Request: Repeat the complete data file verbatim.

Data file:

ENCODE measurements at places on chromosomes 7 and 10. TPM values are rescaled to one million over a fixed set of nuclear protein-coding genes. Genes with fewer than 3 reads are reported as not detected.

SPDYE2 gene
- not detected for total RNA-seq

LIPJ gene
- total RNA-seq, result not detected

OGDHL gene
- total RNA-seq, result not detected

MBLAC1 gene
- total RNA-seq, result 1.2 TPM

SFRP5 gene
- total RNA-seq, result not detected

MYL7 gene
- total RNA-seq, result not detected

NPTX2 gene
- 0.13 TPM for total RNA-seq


ENCODE measurements at places on chromosomes 7 and 10. TPM values are rescaled to one million over a fixed set of nuclear protein-coding genes. Genes with fewer than 3 reads are reported as not detected.

SPDYE2 gene
- not detected for total RNA-seq

LIPJ gene
- total RNA-seq, result not detected

OGDHL gene
- total RNA-seq, result not detected

MBLAC1 gene
- total RNA-seq, result 1.2 TPM

SFRP5 gene
- total RNA-seq, result not detected

MYL7 gene
- total RNA-seq, result not detected

NPTX2 gene
- 0.13 TPM for total RNA-seq